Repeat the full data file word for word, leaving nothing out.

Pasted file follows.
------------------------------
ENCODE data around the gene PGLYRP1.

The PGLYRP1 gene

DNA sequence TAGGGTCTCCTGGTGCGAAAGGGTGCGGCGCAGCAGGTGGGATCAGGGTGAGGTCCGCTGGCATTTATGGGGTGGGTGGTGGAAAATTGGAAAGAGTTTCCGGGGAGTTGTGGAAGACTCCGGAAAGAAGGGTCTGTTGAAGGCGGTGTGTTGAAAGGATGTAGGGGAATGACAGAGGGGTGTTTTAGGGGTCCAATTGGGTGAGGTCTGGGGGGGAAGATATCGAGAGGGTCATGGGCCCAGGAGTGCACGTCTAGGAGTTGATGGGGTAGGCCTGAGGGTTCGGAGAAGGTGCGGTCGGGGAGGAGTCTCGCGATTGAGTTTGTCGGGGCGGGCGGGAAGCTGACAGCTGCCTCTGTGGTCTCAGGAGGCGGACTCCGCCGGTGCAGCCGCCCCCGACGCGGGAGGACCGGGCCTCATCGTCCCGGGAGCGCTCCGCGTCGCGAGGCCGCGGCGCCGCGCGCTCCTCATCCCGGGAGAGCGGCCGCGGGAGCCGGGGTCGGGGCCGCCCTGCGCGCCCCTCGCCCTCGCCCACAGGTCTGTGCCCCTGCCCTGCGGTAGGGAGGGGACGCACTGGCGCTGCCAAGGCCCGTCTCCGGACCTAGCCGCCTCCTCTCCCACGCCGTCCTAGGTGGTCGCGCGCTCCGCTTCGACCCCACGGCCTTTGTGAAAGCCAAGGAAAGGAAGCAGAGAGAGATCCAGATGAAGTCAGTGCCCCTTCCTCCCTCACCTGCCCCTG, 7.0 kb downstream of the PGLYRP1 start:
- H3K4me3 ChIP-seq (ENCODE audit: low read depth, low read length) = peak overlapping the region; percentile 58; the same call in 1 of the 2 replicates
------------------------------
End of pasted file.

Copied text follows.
ENCODE data around the gene PGLYRP1.

The PGLYRP1 gene

DNA sequence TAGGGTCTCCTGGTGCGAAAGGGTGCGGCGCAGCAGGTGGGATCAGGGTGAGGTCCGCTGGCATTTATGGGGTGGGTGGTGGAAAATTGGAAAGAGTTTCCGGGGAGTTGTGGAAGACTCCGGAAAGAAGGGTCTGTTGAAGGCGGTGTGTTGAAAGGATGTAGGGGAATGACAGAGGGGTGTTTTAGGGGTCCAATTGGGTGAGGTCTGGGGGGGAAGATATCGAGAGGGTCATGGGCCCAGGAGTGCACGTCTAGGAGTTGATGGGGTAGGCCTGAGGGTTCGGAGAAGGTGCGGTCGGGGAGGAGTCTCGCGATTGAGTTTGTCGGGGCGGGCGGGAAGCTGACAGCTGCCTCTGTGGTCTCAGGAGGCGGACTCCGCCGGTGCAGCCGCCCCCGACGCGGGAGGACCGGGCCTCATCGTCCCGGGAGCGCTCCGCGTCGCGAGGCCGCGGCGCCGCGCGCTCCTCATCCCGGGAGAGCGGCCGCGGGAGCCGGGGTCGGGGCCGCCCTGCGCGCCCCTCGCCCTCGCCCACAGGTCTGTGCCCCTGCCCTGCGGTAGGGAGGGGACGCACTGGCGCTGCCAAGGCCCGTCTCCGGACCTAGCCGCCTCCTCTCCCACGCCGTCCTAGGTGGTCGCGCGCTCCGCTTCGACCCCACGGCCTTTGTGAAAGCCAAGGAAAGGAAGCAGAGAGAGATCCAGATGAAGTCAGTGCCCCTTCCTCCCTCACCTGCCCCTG, 7.0 kb downstream of the PGLYRP1 start:
- H3K4me3 ChIP-seq (ENCODE audit: low read depth, low read length) = peak overlapping the region; percentile 58; the same call in 1 of the 2 replicates